Sales are increasing for Tui, but the cost of living crisis may soon bite

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Hundreds of flights delayed or cancelled, an engine fire on a Tui plane at Manchester Airport, and an ugly apology from the CEO… it hasn’t been an easy summer for the world’s biggest tour operator.

On Wednesday, a Tui report on bookings and revenue from April to June will shed light on the entire holiday sector in the high season.

A surge in demand for travel has caused chaos at airports in the UK and elsewhere in Europe as they struggle to recruit baggage handlers and security staff following massive redundancies during the Covid pandemic.

Tui insists it has canceled fewer flights than some of its rivals, including easyJet and British Airways, which have scrapped thousands in recent months. But UK boss Andrew Flintham apologized to customers in June and promised to learn lessons. In July and August (so far) it has flown all scheduled flights and claims it takes nine days on average to issue refunds.

After the half-term cancellations in May, Tui said bookings had slowed across the industry – unsurprisingly given the chaotic scenes at airports – but it still expects sales this summer to be close to pre-pandemic levels. Brits are particularly keen to travel: by mid-May, more of us had bought a Tui holiday than in the same period in 2019.

Tui has a lot to offer, but the loss of cash when you have flights and big hotels to fill is huge

Sophie Lund-Yates, analyst

This summer, many families are taking their first trip abroad since the pandemic started. They splash out on longer trips, and upgrade to four- or five-star hotels and better rooms.

Spain, Greece, Turkey and Mexico are popular destinations, with an all-inclusive holiday in Mexico not costing much more than a break in Greece, says Tui.

Germans are also desperate to fly abroad, and summer travel bookings in Europe’s biggest economy are back at 2019 levels, or in some cases exceeding them, according to a recent poll by data group GfK.

At Tui, revenue in the second quarter rose to 2.1 billion euros from 250 million euros a year earlier, as demand picked up again. The group operated at 71% of pre-pandemic capacity in the period. The hotel and resort operations delivered a third quarter in a row with a positive underlying operating result since the start of the pandemic.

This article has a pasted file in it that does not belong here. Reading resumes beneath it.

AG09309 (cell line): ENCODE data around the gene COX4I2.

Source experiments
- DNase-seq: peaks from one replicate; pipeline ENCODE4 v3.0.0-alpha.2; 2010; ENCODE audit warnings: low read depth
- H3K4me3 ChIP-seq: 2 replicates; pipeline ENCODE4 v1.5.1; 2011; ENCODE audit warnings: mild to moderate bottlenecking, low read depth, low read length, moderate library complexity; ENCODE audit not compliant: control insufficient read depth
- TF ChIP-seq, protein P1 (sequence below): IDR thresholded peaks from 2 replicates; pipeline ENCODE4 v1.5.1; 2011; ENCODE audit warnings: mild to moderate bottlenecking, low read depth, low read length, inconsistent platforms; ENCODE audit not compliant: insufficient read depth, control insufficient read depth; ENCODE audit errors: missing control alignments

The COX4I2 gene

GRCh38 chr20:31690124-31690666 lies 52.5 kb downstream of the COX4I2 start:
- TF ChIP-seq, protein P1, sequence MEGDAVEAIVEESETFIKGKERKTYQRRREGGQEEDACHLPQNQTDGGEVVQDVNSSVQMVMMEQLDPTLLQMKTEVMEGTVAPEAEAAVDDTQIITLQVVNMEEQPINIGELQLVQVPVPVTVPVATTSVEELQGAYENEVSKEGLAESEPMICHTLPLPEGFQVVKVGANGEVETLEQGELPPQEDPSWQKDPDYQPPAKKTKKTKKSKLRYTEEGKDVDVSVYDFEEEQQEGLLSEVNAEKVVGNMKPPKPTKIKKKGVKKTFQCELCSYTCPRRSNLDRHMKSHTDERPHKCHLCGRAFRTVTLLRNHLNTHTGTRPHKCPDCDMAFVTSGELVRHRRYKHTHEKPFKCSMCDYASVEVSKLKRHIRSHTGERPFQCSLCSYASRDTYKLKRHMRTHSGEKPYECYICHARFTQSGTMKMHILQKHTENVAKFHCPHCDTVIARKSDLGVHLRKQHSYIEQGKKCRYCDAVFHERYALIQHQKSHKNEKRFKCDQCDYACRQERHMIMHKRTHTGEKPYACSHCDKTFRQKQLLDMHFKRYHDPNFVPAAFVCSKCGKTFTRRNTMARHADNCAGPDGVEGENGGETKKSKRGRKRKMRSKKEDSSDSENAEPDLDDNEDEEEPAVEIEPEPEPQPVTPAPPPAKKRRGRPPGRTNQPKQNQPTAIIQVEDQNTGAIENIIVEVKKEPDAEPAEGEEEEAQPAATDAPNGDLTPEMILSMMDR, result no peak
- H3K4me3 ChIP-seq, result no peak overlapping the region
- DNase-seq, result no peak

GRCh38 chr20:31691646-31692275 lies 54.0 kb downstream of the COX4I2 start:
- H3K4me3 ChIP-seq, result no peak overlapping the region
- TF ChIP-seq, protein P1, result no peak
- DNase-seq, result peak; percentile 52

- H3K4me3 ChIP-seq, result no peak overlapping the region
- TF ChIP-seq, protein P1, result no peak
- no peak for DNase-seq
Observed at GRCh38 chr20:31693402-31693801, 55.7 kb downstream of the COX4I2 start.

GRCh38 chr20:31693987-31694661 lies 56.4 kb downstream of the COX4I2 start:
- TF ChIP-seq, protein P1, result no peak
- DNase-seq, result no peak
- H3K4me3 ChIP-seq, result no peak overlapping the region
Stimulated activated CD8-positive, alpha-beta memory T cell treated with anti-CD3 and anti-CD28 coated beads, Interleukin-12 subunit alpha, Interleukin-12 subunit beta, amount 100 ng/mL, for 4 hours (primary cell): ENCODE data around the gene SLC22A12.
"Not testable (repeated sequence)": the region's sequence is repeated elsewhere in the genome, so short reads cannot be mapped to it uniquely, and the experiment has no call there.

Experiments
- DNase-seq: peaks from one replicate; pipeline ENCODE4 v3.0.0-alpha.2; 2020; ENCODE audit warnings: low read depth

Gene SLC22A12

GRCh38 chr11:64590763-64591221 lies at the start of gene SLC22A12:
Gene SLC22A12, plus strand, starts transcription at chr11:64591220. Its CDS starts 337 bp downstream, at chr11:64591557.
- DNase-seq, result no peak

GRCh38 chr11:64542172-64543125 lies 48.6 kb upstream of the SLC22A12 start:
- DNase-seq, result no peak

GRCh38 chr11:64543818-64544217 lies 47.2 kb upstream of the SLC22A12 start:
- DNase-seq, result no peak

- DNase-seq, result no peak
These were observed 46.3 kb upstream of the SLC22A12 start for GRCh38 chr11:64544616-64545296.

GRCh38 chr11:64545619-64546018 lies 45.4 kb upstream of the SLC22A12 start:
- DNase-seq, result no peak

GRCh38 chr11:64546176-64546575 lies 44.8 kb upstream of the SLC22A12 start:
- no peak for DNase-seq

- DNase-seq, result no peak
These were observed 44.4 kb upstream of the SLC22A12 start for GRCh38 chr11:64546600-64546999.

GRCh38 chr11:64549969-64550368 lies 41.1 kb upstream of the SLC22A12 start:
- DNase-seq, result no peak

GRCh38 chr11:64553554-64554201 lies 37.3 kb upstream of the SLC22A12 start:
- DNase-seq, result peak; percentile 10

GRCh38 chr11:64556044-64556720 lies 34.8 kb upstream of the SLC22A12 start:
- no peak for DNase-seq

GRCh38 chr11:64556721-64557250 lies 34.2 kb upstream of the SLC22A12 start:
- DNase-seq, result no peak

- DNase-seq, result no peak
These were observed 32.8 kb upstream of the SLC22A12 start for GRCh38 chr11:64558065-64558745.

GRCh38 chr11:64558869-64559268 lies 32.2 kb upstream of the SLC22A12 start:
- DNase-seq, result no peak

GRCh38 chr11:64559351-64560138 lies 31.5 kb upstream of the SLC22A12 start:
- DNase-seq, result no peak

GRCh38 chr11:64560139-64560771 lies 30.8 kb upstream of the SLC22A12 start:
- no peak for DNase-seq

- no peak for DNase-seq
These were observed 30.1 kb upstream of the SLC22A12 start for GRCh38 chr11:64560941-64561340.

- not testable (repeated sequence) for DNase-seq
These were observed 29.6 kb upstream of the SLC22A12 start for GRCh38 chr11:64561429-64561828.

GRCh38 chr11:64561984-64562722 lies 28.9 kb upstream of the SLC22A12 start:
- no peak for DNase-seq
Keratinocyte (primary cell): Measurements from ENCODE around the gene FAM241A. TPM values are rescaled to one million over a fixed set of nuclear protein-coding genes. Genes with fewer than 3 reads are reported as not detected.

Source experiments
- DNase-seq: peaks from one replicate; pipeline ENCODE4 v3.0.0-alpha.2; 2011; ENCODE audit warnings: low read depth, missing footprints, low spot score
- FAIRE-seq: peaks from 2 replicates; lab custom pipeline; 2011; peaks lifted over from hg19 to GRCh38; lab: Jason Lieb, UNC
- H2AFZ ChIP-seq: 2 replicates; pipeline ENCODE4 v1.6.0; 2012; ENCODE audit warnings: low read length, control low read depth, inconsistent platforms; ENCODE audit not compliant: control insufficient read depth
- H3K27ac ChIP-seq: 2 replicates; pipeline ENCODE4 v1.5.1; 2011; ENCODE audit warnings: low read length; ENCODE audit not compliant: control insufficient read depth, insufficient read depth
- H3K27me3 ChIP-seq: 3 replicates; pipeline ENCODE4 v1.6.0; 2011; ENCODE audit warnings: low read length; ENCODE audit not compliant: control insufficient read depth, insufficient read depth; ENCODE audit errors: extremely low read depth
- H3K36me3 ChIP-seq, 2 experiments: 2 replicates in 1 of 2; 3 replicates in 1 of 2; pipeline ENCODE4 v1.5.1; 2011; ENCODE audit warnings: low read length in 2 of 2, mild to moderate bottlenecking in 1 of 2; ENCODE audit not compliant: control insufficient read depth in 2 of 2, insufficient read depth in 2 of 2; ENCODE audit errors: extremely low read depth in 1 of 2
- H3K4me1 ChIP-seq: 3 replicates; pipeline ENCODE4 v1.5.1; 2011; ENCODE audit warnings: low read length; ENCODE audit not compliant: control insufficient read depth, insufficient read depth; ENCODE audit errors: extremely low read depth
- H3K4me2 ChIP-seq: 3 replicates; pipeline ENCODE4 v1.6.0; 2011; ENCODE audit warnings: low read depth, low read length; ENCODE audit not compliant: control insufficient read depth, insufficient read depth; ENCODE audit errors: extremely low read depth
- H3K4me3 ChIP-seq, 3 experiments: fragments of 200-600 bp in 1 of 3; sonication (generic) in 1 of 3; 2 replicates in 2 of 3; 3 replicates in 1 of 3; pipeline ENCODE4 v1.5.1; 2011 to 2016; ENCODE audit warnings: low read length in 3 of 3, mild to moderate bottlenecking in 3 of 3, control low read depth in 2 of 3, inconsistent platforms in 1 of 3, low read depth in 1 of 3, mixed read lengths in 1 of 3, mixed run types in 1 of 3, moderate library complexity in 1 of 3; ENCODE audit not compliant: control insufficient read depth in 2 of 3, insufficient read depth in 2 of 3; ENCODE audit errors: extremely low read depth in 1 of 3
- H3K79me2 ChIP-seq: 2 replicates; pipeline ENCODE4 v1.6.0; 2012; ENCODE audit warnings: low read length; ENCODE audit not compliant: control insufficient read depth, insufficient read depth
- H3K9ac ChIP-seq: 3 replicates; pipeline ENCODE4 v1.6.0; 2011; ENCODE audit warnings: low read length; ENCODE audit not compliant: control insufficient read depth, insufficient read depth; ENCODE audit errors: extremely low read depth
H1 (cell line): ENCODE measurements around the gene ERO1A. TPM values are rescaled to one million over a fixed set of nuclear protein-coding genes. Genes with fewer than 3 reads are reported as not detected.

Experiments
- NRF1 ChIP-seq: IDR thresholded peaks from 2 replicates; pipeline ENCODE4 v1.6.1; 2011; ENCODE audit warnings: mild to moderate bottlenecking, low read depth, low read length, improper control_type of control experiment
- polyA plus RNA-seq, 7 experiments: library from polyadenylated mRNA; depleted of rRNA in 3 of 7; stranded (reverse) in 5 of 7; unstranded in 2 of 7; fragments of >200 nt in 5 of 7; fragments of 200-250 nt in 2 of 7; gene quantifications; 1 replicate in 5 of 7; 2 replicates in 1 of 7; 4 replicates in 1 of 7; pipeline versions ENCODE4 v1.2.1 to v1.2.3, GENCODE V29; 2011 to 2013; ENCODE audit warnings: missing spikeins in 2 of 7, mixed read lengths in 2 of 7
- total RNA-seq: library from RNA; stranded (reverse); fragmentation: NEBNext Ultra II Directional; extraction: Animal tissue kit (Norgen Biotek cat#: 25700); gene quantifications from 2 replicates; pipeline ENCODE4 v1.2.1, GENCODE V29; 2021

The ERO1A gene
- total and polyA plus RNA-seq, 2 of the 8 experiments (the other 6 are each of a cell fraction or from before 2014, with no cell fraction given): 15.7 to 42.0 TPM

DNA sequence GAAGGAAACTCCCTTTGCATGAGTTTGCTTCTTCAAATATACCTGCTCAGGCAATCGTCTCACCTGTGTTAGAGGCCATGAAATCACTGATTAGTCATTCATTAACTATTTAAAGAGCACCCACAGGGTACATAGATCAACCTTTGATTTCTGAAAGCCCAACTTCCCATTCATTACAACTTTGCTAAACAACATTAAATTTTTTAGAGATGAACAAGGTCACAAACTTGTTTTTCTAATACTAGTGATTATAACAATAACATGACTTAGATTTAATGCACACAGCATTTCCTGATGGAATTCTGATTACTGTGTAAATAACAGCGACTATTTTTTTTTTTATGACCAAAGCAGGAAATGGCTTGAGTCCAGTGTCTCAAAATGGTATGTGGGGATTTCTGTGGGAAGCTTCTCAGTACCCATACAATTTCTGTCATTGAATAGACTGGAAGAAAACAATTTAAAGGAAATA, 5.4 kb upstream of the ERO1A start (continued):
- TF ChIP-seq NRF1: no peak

For cruises, the company hopes for an improvement in the second half of the year; many ports were still closed earlier this year, and ships could only sail on limited routes.

Sophie Lund-Yates, equity analyst at Hargreaves Lansdown, says: “Tui doesn’t just operate flights – it has a much wider package travel business. In some ways, that’s what makes Tui more defensive – it has more to offer and lots of cross-selling opportunities. But getting capacity back up to full is also a much higher priority for it: the loss of cash when you have planes and huge hotels to fill is huge.”

Like others in the holiday industry, Tui faces challenges as the cost of living crisis takes hold and people stretch their spending. There is potential for the company to do well in the future thanks to its more diverse offerings, but analysts warn that further turbulence is likely for now.

After nine years at the helm, CEO Fritz Joussen will step down at the end of September and hand over to Sebastian Ebel, Tui’s chief financial officer. He will have to steer the company through more turmoil, as Britain and Germany are likely to fall into long or deep recessions, largely due to Russia’s war in Ukraine.

Britain is heading for a recession lasting more than a year and double-digit inflation, the Bank of England warned last week as it raised interest rates for the sixth time in a row. “The world may soon be teetering on the edge of a global recession, just two years after the last one,” International Monetary Fund chief economist Pierre-Olivier Gourinchas, warned last month.

This summer holiday could be the last hurray for many.

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